I proceeded even lower into the ruins, where mogu spirits raged at sleeping quilen and the sapflies buzzed all around. I fought as many spirits as I could, but they activated the quilen when near and I was at a disadvantage, especially with the spiders around. Fortunately the sapflies proved easier, as a single firebolt could take out a whole swarm. As I fought my way through the terraces slowly, I realised that it was raining. It had been consistently raining since I got here, like in Krasarang – the sha corruption already went far deeper than we realised.

I hurried back to the Windreaver, and gave him (him?) the sapfly bits.

‘Quickly, without nourishment I will die where I stand. These will do.’ He spoke as he ate. ‘I saw how you fought those mogu spirits. It appears we have a common enemy. And perhaps others. We shall see.’ Nourished, he stood up to his full imposing height, in ancient regalia with pristine, muscular limbs.

‘I must report to the Klaxxi. They would not have woken me unless the situation were dire. You have not been entirely useless, little one. For that, I will spare your life. The council may find a use for you. If you are so curious about we mantid, I will explain on our way to Klaxxi’vess.’ With that, the great mantid snatched me up onto his back and flew into the air.

‘I am Kil’ruk, a warrior from an era long passed. In my time, this was a mogu stronghold. It was my honour to paint the walls with their blood. For my deeds, I was named a Paragon. A hero to be preserved in amber for a time when the empire would need… correcting.’ We flew south, until the great path caused by the endless swarm could be seen, a black, sha-infested blight cutting right through the land. It reminded me of the Dead Scar – but it spread outwards, affecting everything. It was so much worse. Beside the March, a great kypari could be seen, blackened, twisted and fully corrupted. ‘Wakener, what power is this that burns our lands and corrupts our trees?’

Kil’ruk turned suddenly, heading southwest, towards a great set of spires built out from the largest kypari in the Wastes.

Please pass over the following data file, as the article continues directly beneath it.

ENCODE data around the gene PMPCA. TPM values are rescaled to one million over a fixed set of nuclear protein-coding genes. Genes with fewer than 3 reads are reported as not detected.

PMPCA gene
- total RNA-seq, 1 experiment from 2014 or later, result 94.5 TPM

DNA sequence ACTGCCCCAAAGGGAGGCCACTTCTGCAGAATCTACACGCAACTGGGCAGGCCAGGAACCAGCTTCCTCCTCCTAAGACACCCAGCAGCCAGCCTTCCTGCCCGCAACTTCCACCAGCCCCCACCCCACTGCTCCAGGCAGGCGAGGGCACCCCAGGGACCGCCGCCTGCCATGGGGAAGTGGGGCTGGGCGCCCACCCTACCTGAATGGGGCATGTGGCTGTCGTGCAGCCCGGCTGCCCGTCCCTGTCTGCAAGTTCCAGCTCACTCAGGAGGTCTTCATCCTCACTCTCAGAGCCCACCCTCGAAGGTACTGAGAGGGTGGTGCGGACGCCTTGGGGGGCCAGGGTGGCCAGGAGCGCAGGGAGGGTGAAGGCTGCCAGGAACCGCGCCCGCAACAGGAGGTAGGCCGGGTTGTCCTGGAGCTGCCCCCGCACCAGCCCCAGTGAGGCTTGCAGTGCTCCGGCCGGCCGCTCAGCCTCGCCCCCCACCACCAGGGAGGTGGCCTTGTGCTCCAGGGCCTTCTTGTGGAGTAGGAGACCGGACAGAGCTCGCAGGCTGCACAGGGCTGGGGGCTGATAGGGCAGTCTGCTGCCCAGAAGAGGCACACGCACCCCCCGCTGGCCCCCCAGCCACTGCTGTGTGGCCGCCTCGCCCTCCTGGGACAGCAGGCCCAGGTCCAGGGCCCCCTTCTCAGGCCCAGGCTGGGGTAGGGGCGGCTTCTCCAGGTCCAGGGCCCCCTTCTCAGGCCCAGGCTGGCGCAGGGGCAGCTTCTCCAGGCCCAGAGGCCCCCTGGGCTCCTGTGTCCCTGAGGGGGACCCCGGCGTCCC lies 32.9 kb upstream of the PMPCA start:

‘The palace! This is… not our way. I see why the Klaxxi have been forced to act.’ Two-thirds of the amber spires that formed the palace were entirely corrupted, spewing sha energy and a dull, dead grey in colour. Kil’ruk turned before we were noticed and headed back inland. ‘The Klaxxi are a council of our wisest cultural leaders. They serve to check the power of the Empress. Should the Empress ever fall to corruption or endanger our civilisation, the Klaxxi are sworn to unseat her.

There are others like me. Paragons of each era, frozen in time and buried safely beyond the whispers of the Empress. We answer only to the council. And we rest only when their will is done.’ Kil’ruk landed in a place I assumed to be Klaxxi’vess, the place he had mentioned earlier. Ancient amber structures were attached to even older stone walls, in the shadow of an inhabited kypari that glowed blue in the twilight. Around a pillar in the courtyard, members of the Klaxxi council were involved in… some ritual. The mantid in the area, servants of the Klaxxi, eyed me warily, as though they might call me an ally and eat me in the same breath.

‘This is a sacred meeting place for the Klaxxi. It would be wise of you to let me do the talking.’ The Klaxxi leaders began to talk upon seeing us.

‘Wind-Reaver. You have awakened. What of Klaxxi’va Tik?’

‘And what is this filth you have brought to our sanctuary?’

‘The Klaxxi’va you sent has fallen to an adjunct of Her Majesty. This… “filth” defeated the adjunct and saw to my Wakening.’

‘We do not need help from the lesser races! Dispose of it!’

‘Right away, Klaxxi’va.’

‘No. The Wakener may prove useful. One way or another.’

‘As fodder for the swarm, perhaps.’

The council fell into silence, and I gained the impression that they did not want me here, but felt a kind of grudging obligation for my saving of one of their Paragons. The Klaxxi’va were behemoths of mantid, easily three times or more the size of regular mantid. Kil’ruk spoke to me afterwards.

‘The imperial clutches have become an abomination! Clutch-keepers rush the development of new swarmborn, saturating them in this vile “sha” energy before sending them away to the wall! Newly-hatched mantid only wish to kill and feed, but these swarmborn are tainted, born into shadows and darkness. Driven by terror, not hunger. They all must be purged, and the clutch-keepers too, if we are to stem the swarm. I will fly you to the Clutches of Shek’zeer when you are ready.’

Before I left, I was given more tasks by lower-caste Klaxxi, eager to load off their own work on their new servant. I was beginning to dislike them, even if it was only an alliance of necessity. As well as retrieving blades from the mantid soldiers, I was to fix a broken resonating tower by the Heart of Fear – the name allocated to the former palace. The ritual the Klaxxi’va participated in was whispering to the tower – the tower carried the whisper to all the other towers, and the nearby mantid and paragons, and then went back. Through the towers, the Klaxxi could see everything – when the towers functioned.

Kil’ruk took me to the Heart of Fear, aiding me in fighting through to the inactive relay. I quickly socketed it, and it activated, singing into my mind.